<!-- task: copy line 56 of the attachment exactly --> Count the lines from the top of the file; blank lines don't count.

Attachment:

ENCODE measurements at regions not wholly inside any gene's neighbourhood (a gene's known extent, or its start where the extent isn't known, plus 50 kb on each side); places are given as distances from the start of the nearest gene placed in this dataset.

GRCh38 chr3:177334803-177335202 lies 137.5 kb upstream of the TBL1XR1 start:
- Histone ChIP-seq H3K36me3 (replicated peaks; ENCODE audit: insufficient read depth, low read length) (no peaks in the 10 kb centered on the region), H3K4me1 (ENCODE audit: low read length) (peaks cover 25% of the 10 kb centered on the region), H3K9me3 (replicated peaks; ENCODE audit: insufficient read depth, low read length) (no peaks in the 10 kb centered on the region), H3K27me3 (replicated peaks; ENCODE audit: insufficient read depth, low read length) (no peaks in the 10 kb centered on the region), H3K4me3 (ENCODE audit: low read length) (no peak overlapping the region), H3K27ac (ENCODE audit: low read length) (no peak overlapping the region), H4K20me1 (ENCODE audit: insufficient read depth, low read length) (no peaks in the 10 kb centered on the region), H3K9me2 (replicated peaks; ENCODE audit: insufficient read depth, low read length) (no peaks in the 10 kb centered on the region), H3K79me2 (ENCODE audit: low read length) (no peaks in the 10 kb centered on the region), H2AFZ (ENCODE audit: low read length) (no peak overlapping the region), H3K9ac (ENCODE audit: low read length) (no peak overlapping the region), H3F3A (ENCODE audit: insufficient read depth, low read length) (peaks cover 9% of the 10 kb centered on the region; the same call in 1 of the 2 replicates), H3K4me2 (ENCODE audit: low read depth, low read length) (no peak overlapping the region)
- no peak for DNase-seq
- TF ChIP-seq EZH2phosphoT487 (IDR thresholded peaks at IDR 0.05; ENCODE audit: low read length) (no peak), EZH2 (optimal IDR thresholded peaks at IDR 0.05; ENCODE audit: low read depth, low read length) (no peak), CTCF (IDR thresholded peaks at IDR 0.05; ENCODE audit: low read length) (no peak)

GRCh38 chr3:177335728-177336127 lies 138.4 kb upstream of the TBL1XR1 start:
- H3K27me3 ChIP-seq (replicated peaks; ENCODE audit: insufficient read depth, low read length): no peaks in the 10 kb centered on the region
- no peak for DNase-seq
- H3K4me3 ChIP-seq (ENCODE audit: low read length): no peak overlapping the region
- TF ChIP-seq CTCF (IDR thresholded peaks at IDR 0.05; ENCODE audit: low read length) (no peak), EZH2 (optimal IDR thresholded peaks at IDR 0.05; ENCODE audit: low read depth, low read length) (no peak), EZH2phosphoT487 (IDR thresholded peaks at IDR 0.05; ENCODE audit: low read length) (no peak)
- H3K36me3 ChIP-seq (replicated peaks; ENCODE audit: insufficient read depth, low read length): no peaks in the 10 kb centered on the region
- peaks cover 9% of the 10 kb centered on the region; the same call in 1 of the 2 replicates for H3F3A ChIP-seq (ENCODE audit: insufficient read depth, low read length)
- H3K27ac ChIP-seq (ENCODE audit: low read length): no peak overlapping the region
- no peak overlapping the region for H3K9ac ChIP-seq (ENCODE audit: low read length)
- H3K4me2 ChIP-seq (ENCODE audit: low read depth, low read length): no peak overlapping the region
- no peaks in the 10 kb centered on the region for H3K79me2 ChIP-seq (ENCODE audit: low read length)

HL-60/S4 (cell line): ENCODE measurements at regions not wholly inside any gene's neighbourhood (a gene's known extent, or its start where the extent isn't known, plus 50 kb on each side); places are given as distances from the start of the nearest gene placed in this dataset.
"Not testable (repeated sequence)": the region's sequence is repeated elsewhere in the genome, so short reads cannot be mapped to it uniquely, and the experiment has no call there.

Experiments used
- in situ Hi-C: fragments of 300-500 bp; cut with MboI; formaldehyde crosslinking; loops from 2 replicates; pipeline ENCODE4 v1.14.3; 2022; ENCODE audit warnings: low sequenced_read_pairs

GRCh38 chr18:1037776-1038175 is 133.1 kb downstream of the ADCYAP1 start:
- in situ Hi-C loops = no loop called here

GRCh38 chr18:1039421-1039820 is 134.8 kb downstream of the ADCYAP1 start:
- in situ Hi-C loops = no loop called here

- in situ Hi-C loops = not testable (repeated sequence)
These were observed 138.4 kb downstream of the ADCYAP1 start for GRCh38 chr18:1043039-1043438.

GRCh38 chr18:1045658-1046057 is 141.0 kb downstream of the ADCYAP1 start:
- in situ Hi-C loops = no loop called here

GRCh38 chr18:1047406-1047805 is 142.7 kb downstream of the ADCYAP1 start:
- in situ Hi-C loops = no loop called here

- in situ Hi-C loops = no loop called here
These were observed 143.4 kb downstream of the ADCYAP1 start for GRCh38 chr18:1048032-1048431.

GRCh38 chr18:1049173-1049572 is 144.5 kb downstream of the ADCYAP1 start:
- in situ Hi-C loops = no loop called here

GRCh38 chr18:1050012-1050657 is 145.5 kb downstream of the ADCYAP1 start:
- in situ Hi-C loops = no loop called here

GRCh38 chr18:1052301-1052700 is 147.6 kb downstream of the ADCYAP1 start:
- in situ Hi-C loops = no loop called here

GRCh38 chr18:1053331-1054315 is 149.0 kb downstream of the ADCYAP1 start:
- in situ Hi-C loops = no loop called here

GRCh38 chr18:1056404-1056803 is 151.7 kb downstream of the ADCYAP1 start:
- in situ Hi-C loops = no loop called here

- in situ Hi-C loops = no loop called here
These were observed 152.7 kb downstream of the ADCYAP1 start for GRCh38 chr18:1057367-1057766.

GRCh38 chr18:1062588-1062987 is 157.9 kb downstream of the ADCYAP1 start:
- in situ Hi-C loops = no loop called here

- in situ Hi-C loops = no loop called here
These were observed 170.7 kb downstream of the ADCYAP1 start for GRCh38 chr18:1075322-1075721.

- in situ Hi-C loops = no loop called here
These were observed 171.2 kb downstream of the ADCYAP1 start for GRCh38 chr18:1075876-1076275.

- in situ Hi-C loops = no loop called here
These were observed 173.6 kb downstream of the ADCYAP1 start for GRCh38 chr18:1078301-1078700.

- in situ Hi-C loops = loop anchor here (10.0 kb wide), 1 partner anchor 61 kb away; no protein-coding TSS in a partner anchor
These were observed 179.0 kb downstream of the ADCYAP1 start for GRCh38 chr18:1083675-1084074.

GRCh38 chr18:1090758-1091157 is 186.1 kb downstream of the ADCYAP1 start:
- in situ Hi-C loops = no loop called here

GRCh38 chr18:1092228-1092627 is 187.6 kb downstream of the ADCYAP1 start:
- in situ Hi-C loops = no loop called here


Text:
- in situ Hi-C loops = no loop called here